Publication: Financing Mechanisms for Addressing Remediation of Site Contamination
World Bank Group
Industrial and commercial facilities provide great economic benefit to communities throughout the world. Unfortunately, many industries use or have used practices and materials which have proven toxic to the environment and to those who live and work near contaminated sites. The definition and degree of contamination varies at national and regional levels of government, but leaders throughout the world now recognize the hazard that contaminated industrial and service sites present to the wellbeing of their communities and seek innovative ways to finance the remediation of these challenging sites. Industrial contamination can have a severe, direct impact on adjacent communities. The cleanup and redevelopment of a so-called brownfield can improve a community s economy, provide an opportunity for habitat restoration, and create public space. Cleanup and redevelopment of brownfields can be an effective economic development strategy, with benefits seen in two timeframes. First, there is an immediate and one-time capital expenditure for cleanup activities, infrastructure, and construction. The initial investment generates tax revenues, temporary family-wage jobs, and indirect economic benefits within the community. Secondly, there is a long-term economic impact from remediation projects in the form of higher property values, long-term tax revenues, and the attraction of external capital to the community by tenants of the revitalized property. The economic benefit of contaminated site redevelopment is perhaps most clearly illustrated by permanent job creation from the restored properties. The deleterious effects of industrial contamination across all facets of a community typically provide a strong incentive for leaders to seek financing mechanisms that make site remediation possible.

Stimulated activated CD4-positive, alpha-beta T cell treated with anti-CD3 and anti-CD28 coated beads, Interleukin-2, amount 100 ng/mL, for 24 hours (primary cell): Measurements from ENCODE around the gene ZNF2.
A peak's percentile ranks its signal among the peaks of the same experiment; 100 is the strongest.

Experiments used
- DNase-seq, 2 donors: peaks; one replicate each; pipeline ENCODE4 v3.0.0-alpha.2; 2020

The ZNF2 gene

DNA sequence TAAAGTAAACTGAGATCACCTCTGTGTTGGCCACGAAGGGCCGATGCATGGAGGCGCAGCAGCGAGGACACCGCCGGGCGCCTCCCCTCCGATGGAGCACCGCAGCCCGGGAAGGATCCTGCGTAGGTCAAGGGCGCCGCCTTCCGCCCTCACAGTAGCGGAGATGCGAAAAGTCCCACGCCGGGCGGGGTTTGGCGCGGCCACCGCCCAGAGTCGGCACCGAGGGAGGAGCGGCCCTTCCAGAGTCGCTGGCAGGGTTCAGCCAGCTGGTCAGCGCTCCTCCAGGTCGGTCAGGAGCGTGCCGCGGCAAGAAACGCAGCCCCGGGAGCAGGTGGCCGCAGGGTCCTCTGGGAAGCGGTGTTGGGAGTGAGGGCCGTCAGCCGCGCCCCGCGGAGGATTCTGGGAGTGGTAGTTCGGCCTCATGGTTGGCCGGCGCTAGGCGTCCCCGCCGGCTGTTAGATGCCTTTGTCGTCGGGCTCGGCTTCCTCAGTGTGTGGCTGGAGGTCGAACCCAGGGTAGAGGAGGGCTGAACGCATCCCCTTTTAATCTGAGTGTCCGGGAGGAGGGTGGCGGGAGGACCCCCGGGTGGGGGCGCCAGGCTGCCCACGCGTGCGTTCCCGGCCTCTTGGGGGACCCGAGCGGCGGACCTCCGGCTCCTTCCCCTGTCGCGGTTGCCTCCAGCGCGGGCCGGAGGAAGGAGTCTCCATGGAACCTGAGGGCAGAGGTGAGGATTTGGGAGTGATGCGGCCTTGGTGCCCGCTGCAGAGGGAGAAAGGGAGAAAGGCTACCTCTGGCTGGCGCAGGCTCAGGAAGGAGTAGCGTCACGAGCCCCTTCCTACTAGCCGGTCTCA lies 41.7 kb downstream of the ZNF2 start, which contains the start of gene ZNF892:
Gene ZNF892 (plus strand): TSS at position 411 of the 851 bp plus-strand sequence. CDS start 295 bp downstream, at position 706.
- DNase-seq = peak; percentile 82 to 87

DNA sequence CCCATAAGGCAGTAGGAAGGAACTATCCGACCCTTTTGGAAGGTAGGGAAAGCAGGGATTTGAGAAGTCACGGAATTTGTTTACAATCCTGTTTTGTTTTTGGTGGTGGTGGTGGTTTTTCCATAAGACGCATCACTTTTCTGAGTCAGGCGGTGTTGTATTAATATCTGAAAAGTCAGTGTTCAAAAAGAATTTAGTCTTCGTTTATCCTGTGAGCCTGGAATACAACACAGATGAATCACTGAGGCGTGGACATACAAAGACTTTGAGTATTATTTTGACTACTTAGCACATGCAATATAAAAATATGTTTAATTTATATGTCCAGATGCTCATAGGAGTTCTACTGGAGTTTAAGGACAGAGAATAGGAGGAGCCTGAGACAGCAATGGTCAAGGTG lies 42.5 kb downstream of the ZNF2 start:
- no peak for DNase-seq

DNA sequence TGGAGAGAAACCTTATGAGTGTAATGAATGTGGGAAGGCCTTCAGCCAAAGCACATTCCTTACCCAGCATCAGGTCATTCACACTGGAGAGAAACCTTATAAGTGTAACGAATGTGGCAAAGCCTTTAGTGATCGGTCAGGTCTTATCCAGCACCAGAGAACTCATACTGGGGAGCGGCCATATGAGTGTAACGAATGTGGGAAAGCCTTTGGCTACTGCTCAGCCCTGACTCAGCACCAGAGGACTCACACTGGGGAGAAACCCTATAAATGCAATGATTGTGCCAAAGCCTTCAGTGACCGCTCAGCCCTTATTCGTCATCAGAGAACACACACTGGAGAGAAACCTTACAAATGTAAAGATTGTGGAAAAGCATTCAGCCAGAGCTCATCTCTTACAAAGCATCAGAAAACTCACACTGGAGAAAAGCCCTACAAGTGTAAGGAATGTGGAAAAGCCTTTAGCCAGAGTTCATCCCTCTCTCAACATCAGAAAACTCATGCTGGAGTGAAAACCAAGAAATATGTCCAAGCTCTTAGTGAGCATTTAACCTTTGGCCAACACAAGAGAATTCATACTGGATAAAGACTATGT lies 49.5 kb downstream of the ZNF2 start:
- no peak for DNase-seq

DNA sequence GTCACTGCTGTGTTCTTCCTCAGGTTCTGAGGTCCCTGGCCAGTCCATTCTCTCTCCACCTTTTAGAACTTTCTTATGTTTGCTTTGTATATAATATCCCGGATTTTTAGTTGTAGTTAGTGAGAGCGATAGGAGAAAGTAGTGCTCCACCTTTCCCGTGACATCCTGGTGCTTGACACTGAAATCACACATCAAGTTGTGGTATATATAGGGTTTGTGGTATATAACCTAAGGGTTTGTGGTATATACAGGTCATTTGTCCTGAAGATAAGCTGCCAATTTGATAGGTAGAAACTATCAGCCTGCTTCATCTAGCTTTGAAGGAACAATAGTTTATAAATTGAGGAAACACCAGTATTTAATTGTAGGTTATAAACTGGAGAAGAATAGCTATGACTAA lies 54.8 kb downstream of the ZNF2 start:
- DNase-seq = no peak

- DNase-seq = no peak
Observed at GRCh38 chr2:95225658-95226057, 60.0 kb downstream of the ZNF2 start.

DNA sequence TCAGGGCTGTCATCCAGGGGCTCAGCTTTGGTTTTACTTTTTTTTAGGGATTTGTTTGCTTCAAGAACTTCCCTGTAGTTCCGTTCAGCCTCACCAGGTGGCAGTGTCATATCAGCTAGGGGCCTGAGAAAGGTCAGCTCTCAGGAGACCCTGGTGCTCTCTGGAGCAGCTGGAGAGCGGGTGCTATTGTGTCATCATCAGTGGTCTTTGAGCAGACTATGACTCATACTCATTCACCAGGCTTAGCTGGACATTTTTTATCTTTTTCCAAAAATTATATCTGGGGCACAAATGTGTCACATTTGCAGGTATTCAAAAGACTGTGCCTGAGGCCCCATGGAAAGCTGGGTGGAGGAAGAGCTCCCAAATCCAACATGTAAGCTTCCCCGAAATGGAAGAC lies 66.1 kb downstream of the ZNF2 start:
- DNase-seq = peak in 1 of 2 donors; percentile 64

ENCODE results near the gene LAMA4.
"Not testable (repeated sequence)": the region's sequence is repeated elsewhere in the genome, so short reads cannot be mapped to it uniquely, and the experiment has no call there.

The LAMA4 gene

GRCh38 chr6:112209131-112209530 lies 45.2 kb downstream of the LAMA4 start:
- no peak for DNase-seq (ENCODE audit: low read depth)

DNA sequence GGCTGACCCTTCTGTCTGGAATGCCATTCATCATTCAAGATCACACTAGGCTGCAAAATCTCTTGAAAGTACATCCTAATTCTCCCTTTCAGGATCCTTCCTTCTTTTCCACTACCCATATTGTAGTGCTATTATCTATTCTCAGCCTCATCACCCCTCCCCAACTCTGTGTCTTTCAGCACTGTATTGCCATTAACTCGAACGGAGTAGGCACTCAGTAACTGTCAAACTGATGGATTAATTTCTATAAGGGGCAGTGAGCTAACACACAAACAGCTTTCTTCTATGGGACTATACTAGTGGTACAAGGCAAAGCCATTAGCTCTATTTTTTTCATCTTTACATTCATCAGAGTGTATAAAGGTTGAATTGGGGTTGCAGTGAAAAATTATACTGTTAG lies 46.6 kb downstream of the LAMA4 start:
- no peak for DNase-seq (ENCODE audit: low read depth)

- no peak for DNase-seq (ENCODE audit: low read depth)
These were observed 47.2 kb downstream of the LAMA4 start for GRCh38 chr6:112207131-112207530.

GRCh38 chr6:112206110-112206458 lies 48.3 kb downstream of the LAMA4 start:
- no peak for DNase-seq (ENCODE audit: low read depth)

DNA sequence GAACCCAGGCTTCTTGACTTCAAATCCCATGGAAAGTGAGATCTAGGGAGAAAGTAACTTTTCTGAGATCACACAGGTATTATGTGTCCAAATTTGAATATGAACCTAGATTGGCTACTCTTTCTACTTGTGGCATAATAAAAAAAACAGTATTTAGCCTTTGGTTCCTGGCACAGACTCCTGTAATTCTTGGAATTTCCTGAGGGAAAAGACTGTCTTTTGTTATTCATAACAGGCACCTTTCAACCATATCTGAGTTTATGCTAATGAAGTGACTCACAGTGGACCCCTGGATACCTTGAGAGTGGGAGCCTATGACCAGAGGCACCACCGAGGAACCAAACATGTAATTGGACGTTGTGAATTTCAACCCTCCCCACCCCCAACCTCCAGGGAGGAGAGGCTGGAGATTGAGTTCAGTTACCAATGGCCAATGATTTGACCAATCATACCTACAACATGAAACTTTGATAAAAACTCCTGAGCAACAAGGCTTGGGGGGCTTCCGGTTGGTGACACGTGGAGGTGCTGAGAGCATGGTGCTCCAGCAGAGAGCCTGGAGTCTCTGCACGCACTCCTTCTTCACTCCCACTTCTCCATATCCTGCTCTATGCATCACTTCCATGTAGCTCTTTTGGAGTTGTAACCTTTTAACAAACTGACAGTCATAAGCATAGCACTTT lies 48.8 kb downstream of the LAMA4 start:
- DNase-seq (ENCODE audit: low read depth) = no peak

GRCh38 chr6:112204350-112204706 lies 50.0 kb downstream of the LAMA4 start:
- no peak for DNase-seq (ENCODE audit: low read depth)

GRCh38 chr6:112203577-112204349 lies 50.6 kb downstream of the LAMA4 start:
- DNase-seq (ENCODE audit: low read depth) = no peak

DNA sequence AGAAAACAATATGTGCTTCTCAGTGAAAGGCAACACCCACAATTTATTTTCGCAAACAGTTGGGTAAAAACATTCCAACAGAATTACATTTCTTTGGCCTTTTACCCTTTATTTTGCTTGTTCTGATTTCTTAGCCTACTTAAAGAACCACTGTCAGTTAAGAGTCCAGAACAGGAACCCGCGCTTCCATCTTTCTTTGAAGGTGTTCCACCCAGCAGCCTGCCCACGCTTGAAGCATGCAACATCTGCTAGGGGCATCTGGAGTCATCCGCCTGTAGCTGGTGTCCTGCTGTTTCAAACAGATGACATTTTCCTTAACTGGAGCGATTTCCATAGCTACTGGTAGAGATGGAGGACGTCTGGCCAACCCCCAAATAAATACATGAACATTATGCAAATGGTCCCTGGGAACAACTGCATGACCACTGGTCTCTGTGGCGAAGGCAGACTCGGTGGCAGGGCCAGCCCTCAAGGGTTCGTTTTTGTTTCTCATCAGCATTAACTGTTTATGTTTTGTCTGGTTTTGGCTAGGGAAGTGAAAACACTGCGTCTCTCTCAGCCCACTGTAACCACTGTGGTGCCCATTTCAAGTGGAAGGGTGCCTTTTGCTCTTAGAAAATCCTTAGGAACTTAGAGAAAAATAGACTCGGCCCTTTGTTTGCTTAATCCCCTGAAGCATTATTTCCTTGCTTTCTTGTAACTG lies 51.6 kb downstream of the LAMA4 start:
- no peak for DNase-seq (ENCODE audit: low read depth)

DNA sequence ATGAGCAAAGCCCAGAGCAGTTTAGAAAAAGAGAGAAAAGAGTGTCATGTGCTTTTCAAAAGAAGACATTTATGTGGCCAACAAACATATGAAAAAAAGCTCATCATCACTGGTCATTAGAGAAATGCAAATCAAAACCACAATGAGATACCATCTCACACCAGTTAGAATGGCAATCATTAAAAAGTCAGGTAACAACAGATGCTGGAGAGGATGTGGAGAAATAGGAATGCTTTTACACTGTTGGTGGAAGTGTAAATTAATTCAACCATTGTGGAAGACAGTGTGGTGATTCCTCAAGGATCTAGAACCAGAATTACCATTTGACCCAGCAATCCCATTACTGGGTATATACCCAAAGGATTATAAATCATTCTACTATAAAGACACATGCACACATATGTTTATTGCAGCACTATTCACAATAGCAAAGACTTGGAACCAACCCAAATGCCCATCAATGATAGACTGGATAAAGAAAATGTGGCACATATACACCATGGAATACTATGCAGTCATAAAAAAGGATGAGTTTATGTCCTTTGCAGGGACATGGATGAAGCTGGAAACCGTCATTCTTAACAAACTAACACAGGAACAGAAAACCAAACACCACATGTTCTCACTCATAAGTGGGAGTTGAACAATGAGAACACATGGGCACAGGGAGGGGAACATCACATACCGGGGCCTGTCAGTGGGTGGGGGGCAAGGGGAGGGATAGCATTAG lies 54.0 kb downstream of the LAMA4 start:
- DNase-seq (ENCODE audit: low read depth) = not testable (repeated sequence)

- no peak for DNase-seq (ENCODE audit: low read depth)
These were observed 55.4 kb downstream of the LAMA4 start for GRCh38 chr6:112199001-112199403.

Link to Data Set
“World Bank Group. 2014. Financing Mechanisms for Addressing Remediation of Site Contamination. © World Bank, Washington, DC. http://hdl.handle.net/10986/21098 License: CC BY 3.0 IGO.”